Catholic Recipe: Potato Dish
Also Called: Colcannon; Callcannon
St. Patrick, the apostle and patron of Ireland, died in A.D. 461. He was greatly venerated from early times. At the famous shrines of Lough Derg in Donegal and Croagh Patrick in Mayo he is honored by the hard and almost heroic penance the faithful perform in imitation of his own fasting, mortification, and prayers.
In the course of centuries the veneration of St. Patrick also became identified with the patriotic and national ideals of the Irish people. Thus, March 17 is not only a religious holy day for them but their greatest national holiday as well. The popular celebration on St. Patrick's Day consists of traditional details which have also found their way to the New World: attendance at Mass in the morning, a solemn parade with subsequent meetings and speeches, festive meals in the home, and an evening of entertainment.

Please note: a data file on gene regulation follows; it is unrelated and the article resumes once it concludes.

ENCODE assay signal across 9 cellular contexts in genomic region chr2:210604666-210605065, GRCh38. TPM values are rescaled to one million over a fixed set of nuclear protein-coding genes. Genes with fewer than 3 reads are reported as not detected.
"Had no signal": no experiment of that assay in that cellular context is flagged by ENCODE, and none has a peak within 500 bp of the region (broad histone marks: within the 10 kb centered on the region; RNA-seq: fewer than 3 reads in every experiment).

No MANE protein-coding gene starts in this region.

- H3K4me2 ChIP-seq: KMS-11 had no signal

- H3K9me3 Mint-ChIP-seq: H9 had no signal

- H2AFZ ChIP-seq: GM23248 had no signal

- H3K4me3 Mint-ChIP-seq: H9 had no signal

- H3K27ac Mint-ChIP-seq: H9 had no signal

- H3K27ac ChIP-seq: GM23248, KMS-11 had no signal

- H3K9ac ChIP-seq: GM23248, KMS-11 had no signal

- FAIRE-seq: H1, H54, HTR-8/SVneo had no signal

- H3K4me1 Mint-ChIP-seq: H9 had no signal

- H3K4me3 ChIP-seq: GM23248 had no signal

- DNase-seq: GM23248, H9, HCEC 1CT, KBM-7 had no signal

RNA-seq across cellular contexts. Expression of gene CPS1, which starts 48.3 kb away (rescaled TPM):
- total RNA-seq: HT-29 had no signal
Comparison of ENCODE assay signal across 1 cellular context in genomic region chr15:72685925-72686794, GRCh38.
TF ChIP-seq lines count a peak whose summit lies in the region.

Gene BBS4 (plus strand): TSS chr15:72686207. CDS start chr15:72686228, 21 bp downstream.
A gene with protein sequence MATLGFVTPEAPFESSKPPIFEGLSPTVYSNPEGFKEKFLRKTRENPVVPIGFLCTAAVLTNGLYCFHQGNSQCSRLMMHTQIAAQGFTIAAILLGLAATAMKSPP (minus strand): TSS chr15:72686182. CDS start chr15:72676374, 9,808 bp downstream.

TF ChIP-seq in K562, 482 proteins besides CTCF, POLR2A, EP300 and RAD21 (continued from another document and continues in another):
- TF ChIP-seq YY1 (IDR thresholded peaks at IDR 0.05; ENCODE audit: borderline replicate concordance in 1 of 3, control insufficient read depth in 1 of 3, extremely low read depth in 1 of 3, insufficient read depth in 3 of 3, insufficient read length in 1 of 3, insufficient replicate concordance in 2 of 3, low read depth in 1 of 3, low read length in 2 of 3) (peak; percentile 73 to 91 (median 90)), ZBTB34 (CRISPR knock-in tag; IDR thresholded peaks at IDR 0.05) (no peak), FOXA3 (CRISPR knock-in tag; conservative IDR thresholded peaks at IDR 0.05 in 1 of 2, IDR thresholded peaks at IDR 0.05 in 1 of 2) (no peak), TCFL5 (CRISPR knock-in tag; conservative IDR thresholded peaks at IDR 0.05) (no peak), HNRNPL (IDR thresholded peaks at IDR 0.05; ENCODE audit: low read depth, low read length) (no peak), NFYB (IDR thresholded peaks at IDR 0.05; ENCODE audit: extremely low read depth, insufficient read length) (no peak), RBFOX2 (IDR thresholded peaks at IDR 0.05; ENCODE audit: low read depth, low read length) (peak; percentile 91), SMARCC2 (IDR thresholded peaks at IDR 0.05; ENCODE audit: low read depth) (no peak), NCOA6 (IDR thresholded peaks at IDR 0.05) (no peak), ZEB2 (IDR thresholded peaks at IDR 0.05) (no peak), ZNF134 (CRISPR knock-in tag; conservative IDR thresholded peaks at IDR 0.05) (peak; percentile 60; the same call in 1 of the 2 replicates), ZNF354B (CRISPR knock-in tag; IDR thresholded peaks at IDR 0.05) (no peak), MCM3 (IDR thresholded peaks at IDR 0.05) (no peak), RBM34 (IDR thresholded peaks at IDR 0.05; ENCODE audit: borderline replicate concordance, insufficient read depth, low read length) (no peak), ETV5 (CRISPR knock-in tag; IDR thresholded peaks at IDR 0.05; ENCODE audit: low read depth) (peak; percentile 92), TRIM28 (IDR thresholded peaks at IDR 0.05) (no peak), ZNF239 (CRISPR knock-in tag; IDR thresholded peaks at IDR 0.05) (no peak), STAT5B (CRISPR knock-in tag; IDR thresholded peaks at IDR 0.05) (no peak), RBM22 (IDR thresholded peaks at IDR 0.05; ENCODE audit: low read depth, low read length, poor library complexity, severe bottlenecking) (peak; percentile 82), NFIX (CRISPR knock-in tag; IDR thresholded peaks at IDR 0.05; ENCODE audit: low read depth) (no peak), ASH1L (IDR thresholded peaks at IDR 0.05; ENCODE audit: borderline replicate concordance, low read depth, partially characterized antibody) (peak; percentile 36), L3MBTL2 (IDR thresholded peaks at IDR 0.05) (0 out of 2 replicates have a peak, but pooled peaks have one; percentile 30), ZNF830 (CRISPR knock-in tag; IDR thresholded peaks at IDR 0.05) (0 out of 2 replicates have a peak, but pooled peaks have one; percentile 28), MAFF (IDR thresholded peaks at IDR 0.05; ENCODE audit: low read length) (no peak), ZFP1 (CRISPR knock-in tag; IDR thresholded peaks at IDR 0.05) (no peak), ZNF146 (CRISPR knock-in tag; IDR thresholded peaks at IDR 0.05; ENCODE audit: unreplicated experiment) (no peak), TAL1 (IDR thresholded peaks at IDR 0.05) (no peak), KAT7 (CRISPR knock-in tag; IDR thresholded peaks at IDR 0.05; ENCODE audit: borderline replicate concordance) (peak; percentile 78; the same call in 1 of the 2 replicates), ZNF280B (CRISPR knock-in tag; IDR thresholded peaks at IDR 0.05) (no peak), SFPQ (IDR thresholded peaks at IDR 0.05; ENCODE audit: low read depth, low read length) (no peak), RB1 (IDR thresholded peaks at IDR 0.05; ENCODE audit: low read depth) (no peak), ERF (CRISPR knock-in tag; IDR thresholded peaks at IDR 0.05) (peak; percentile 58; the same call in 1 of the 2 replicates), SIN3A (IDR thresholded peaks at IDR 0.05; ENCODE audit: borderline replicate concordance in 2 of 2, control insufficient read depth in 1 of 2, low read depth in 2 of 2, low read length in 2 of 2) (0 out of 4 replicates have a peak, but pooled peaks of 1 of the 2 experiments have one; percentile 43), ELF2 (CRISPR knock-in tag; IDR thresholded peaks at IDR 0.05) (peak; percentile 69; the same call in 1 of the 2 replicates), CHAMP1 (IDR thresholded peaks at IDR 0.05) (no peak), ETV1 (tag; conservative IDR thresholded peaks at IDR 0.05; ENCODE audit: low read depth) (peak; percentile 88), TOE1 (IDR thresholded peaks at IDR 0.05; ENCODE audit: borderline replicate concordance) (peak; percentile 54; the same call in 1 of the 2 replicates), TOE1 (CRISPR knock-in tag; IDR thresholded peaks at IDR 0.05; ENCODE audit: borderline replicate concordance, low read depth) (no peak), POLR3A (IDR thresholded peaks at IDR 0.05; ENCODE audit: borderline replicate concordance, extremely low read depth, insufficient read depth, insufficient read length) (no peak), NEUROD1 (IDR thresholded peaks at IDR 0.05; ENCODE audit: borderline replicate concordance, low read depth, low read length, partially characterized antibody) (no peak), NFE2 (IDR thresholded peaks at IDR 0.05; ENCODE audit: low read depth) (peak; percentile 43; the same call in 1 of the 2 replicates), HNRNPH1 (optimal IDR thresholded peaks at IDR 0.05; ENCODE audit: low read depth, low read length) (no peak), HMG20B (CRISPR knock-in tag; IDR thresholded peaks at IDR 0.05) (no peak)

During the time of suppression by the English, the common people of Ireland were quite poor indeed, and many of them did not have enough food supplies left over from the previous harvest for the feast. They had to resort to their all-year staple-potatoes in order to "stretch" the festive meal. Thus, potato dishes became a traditional part of St. Patrick's Day dinner, and for many other feast days, such as Halloween/All Saints Day.
Cook potatoes in boiling salted water in saucepan; mash; set aside.
Cook cabbage in boiling salted water in saucepan; mash; set aside.
Sauté onions in 2 tablespoons butter in a deep saucepan for 5 minutes. Add potatoes, cabbage, salt, pepper, milk. Beat until well blended and smooth. Place piece of butter on top of each portion when serving. Eat with spoon from outside in, dipping each bite into melted butter.Recipe Source: Catholic Cookbook, The by William I. Kaufman, The Citadel Press, New York, 1965